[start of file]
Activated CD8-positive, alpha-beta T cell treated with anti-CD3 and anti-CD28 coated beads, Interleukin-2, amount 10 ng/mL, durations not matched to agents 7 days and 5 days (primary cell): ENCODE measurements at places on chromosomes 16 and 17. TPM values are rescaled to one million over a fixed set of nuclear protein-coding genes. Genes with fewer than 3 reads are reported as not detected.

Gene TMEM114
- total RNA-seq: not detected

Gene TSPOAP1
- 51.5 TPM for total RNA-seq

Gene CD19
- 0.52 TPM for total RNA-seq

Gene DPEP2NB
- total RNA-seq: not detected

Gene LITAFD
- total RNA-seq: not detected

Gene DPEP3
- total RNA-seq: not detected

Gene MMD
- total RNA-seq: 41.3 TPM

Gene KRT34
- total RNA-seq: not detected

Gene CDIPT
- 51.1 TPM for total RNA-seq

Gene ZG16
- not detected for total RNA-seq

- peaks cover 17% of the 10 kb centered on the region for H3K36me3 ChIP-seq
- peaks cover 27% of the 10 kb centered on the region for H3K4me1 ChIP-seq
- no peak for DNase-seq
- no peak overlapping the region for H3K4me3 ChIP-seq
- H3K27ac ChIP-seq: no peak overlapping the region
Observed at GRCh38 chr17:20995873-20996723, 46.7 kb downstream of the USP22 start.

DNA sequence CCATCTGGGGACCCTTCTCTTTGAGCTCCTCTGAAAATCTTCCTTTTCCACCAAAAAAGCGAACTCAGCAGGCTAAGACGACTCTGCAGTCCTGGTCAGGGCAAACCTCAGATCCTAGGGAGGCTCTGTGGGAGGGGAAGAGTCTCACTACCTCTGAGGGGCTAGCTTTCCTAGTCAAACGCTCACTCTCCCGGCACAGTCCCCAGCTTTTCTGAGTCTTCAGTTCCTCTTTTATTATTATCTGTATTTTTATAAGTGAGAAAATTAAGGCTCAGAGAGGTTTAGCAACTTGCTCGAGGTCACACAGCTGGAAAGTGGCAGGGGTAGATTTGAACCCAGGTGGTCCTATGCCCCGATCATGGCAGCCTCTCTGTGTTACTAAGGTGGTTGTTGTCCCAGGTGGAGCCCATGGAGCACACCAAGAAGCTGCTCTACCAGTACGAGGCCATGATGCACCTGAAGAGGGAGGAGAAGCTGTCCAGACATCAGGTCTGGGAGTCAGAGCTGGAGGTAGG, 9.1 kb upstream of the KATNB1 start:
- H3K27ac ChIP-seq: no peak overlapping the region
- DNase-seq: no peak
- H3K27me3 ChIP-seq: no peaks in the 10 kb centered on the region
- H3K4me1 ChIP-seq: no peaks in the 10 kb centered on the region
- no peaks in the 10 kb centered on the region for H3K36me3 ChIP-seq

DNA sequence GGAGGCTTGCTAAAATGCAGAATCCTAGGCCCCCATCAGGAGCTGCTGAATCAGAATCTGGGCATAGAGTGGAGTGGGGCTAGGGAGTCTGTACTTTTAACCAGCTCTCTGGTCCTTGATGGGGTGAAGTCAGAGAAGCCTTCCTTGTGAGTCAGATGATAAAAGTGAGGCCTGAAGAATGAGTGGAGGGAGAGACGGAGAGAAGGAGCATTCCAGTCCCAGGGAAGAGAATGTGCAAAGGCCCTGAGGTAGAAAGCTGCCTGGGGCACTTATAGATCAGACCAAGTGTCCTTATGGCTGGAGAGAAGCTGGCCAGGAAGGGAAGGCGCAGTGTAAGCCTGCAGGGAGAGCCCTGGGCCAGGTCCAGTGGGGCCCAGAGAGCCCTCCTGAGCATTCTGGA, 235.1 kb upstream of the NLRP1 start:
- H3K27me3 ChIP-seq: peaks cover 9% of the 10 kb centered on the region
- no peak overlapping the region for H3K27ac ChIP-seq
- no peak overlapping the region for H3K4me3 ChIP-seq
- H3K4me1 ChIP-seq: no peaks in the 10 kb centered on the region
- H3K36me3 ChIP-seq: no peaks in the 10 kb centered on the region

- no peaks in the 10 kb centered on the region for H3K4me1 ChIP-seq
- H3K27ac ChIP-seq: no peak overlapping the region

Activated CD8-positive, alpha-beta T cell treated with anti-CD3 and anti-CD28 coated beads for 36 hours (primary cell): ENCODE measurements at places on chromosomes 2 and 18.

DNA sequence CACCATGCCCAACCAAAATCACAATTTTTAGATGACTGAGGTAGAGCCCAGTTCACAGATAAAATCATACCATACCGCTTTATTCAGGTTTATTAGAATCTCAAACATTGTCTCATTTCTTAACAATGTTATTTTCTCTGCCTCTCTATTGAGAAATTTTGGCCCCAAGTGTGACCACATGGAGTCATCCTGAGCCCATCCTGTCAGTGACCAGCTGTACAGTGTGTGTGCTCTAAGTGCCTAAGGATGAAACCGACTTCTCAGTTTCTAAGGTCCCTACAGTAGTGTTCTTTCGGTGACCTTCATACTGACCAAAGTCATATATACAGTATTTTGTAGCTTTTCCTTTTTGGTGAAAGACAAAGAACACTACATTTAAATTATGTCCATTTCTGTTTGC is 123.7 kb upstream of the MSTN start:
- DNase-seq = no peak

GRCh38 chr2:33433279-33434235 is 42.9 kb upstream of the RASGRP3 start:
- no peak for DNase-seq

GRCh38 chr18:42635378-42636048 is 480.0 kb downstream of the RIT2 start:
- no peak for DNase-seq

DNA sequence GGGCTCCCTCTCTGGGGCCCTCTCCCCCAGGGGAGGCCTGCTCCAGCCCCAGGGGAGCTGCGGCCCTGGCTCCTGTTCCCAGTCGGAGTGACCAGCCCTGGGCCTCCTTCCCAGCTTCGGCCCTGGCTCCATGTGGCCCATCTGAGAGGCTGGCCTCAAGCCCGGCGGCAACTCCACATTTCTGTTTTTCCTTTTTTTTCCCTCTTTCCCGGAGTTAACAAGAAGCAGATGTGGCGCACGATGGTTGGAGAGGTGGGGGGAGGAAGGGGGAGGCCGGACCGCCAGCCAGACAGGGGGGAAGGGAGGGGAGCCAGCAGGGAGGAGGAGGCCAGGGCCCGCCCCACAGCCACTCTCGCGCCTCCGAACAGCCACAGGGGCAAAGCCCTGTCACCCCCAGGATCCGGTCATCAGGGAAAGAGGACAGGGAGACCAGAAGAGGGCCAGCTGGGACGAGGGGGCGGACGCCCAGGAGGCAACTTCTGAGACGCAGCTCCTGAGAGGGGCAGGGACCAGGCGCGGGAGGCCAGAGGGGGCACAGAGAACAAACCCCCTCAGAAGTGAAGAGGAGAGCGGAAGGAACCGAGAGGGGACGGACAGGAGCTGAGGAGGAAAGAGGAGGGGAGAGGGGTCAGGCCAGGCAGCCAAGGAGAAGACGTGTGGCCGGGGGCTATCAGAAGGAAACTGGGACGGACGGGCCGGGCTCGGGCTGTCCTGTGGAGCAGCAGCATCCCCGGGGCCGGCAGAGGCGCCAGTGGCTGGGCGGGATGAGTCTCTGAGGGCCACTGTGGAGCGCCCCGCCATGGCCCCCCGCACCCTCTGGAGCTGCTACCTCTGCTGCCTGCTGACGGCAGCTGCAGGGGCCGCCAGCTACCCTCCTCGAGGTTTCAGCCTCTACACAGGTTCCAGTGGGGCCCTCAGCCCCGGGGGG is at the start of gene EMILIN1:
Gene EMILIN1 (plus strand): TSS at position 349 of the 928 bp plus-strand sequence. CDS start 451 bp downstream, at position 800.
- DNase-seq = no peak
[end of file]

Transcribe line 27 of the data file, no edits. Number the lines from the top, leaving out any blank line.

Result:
Observed at GRCh38 chr17:20995873-20996723, 46.7 kb downstream of the USP22 start.